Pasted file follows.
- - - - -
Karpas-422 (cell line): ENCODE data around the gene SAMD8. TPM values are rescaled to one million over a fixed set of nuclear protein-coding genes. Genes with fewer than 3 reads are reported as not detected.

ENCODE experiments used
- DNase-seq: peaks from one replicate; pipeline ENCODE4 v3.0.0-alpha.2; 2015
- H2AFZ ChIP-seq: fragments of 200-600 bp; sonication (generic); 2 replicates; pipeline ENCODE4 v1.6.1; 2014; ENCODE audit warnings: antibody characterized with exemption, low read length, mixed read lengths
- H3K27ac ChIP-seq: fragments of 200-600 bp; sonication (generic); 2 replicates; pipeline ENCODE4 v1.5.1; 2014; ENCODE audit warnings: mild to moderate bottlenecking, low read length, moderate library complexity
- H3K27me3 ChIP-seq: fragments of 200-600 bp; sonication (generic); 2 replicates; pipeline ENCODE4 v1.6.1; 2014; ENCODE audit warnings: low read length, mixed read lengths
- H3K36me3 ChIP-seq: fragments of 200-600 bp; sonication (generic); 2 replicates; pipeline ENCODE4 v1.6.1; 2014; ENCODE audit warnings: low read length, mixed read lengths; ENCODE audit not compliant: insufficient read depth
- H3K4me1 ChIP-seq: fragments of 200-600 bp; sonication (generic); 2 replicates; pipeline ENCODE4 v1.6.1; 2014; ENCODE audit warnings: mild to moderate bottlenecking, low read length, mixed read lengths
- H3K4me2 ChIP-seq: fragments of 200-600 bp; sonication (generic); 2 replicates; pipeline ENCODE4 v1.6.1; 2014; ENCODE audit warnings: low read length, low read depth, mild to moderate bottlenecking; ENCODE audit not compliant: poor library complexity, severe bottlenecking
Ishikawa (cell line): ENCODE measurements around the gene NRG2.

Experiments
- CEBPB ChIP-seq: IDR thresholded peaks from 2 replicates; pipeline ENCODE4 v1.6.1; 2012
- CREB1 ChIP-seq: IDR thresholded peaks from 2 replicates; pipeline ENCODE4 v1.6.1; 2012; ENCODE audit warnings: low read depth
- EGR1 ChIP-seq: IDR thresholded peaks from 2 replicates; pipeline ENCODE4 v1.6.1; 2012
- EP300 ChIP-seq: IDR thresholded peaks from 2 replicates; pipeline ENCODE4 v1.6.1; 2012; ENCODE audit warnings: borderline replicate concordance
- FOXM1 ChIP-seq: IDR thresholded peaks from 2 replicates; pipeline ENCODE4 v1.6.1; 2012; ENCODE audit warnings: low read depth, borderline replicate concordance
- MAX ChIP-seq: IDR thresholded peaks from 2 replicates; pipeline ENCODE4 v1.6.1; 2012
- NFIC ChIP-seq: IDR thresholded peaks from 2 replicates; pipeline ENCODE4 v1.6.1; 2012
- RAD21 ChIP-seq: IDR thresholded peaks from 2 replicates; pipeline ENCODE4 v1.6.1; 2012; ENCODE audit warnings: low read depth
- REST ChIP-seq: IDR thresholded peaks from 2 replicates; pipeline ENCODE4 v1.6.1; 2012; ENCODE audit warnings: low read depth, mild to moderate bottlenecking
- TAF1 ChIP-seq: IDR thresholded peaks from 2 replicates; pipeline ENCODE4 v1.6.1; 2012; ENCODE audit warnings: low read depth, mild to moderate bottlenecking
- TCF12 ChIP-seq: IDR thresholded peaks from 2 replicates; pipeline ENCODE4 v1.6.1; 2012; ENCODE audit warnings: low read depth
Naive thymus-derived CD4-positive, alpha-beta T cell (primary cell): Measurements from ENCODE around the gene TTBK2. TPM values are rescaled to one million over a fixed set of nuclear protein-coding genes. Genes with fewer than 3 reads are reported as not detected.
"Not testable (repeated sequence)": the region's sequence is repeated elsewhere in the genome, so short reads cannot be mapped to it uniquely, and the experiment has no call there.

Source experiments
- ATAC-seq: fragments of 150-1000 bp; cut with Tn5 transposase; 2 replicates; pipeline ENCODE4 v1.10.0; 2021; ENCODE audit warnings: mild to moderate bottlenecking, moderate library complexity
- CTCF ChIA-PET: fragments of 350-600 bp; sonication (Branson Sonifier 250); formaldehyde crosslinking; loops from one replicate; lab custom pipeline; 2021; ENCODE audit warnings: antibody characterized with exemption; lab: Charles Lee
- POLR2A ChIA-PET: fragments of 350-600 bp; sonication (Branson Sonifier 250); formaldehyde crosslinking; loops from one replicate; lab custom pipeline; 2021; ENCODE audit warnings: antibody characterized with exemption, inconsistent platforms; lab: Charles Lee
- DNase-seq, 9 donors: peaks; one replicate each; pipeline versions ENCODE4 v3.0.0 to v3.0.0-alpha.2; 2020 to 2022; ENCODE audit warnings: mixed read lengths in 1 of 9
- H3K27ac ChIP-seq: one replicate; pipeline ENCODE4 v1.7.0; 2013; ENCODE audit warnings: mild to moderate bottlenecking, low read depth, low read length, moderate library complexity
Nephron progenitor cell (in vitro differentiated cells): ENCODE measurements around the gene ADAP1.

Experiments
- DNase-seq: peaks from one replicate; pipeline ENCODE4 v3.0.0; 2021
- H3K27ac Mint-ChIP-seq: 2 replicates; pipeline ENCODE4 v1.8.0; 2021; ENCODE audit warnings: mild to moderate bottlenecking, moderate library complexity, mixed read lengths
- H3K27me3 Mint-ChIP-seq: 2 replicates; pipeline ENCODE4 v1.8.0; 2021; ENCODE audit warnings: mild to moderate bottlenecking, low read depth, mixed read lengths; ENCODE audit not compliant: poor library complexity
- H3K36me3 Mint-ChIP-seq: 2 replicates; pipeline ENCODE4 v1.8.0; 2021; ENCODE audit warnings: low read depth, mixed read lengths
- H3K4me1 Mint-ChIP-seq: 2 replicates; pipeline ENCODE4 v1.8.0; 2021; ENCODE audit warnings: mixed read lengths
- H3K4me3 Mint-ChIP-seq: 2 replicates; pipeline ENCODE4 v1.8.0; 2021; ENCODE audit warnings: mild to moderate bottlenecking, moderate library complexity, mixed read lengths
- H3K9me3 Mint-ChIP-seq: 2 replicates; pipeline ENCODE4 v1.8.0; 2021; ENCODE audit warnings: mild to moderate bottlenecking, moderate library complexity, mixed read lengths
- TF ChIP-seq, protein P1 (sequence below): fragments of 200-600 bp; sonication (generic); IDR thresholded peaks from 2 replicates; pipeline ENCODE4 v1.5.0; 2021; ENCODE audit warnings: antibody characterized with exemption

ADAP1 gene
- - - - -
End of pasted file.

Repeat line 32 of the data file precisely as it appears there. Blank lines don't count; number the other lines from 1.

Experiments